Twinspired performance abroad

Hockey players Jeff and Brendan Kennedy are headed back down south after a pit stop playing hockey in Europe

Brendan Kennedy (left) and twin brother Jeff had the opportunity to play hockey in Sweden before they head to Salmon Arm this September for their first season of Junior A in Salmon Arm. Here they are in front of Caledonia Secondary where they graduated last month.

The combined 12 feet and nearly 400 pounds of Jeff and Brendan Kennedy are headed south to play competitive hockey for the fourth year.

Last month,  they played a tournament in Sweden for their first time overseas.

“Unbelievable.” Brendan used the word to describe the European nation. “Beautiful country. You go for lunch in a building older than Canada.”

Playing in Sweden was a different game than in Canada. “The expectations are so different,” Brendan said. “The style that they play is way more skill-based.”

The Kennedys were playing for Team Canada West in the tournament. Also present was Team Canada East.

“It was part of their development to have us over,” said Jeff.

“It was to show them how Canadians are going to play,” added Brendan. And that, according to the guys, is rougher, harder hockey.

“The Swedish people who came to watch didn’t appreciate the way we played,” said Jeff, with a laugh.

The western Canadian squad came third overall, with two victories over the other Canadians, those games being the roughest of all, they said.

Being twins and being in Sweden, it is only natural for Jeff and Brendan to be compared to the Henrik and Daniel Sedin. Although, unlike the identical Swedish twins, the Kennedys are actually fraternal.

“Not that you could tell,” said Jeff.

They also point out that Brendan plays defense and Jeff forward.

“We’re probably only out there 10 times a game (together),” said Brendan. But despite that, their connection shows on the ice.

“No one in the world spends more time together than Jeff and I do,” Brendan said. “We do have chemistry.”

“We read each other well,” Jeff added.

This September they are headed to Salmon Arm for their first of three years of Junior eligibility.

They were both happy to have been lucky enough to be picked up by the same team each year they’ve travelled, they said.

In fact, they’ve been on the same team since they were four years old. And until grade 10, when they first played down south in Penticton, they always had the same coach: their dad, Kevin. Younger siblings Grace, 14, and Greg, 11, are also hockey players in Terrace.

Living away from home for several months of the year isn’t easy, but it comes with the territory.

“It’s a tough thing to have to do, at the same time you have to embrace it,” Jeff said. “Take everything day by day.”

“We don’t have Junior A, here,” Brendan said. “If you want to play at a higher level you have to go somewhere else.”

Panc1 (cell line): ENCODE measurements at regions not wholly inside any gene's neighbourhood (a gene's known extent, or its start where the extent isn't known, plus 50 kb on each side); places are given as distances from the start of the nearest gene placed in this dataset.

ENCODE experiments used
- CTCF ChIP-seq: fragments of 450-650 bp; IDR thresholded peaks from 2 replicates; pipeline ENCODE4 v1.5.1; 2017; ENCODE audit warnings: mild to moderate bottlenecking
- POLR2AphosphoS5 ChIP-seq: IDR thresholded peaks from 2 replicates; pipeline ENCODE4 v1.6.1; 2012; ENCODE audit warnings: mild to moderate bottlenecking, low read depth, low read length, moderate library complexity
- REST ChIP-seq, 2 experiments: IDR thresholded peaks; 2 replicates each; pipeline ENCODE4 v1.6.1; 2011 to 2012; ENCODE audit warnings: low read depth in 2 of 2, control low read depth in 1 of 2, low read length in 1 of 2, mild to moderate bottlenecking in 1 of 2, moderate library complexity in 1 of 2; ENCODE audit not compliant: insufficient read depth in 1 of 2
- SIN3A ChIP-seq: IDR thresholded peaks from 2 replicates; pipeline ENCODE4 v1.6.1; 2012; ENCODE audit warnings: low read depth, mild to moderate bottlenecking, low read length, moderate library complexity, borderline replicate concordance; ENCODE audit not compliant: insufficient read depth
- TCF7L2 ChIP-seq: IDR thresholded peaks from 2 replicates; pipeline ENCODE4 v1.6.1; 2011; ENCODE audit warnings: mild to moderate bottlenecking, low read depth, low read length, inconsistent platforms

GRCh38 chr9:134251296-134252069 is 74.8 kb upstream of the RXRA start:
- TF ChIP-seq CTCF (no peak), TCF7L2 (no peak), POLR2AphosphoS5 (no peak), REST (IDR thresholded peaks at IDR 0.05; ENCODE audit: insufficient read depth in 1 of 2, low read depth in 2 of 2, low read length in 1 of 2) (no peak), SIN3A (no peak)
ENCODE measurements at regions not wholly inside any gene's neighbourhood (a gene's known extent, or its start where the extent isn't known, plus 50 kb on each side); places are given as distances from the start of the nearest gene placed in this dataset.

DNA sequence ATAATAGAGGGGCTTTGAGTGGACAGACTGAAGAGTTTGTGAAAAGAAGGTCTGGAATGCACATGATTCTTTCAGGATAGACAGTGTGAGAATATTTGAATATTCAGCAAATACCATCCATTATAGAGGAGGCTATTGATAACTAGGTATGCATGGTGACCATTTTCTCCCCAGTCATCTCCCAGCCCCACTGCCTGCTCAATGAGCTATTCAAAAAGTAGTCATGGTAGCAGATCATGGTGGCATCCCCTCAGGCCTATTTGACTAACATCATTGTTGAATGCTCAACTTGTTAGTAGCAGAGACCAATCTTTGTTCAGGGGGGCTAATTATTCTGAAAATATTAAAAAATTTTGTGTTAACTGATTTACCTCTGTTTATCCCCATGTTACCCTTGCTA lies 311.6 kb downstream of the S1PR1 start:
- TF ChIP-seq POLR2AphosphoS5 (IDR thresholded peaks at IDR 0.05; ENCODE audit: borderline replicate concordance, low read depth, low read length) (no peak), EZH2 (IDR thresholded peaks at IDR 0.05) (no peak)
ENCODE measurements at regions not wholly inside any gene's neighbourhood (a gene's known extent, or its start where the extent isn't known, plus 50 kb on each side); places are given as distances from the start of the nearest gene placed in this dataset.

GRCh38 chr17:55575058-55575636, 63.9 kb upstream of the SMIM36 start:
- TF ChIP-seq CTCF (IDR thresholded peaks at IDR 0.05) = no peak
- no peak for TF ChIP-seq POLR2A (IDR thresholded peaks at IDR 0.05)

School is not made easy for teenagers that play hockey as often as these two.

“We had 37 absences in the first semester last year,” Jeff said.

“We missed math every other day,” Brendan said. But good grades are a requirement for hockey players like any other student.

Despite the challenges, their experiences in other cities have been positive.

“Penticton was super good to us,” Brendan said. In Salmon Arm, everyone lives 10 minutes away from each other, which helps build camaraderie, he added.

“Wherever we are, doesn’t mean Terrace isn’t home,” he said.

“We did spend a lot of time here,” Jeff said. And this is where the development of the talented twins took place.

They said Ashley Whittington from Northcoast Fitness was a huge influence. “He totally helped us so much, this year, … to take our game to the next level,” Brendan said.

As for playing on the same team in the future, “ If it works, it works,” said Brendan. “If not, it’s not the end of the world.”

Just Posted

Gitxsan chiefs ‘close’ territory to recreational fishery

DFO will not enforce the conservation measure that rejects data from Tyee Test Fishery

PHOTOS: Scenes from fifth annual Street Fair Medley

Downtown activities lasted from 10 a.m. to 10 p.m. on August 11

Terrace golfer scores rare albatross on first hole

Skeena Valley golf course manager said it’s the first he’s heard of the shot made in Terrace

Australian firefighters join Telegraph Creek efforts

Regional district extends State of Emergency another week to Aug. 17

Runners crowned at 41st King of the Mountain Race

The event was organized by the Skeena Valley Runners for the first time this year

Average Canadian family spends 43% of income on taxes: study

Fraser Institute’s consumer report shows taxes accounting for larger chunk of income each year

RCMP to search for body after man drowns in B.C.’s Buntzen Lake

Officers and fire crews responded but the man from the Lower Mainland is believed to have drowned.

Police chiefs call for stricter controls on pill presses to fight opioids

Canada’s police chiefs are urging Ottawa to beef up its fight against the opioid scourge by closely vetting people who import pill presses

Hot, dry conditions forces drought rating to highest level on Vancouver Island

The province says Vancouver Island is under Stage 4 drought conditions

Victoria police say explicit calls continue to target women

Over 50 reports of unwanted, sexually explicit calls have come in

‘It’s like a party in your mouth’

B.C. creator’s Milkshake Burger makes its debut at the PNE

Get involved in the Great Canadian Bumble Bee Count

Environmental organization develops app to help with the nationwide count

Pesticides linked to bee deaths will be phased out in Canada, sources say

Neonicotinoids, or neonics, are a class of pesticides used by farmers and hobby gardeners alike

Most Read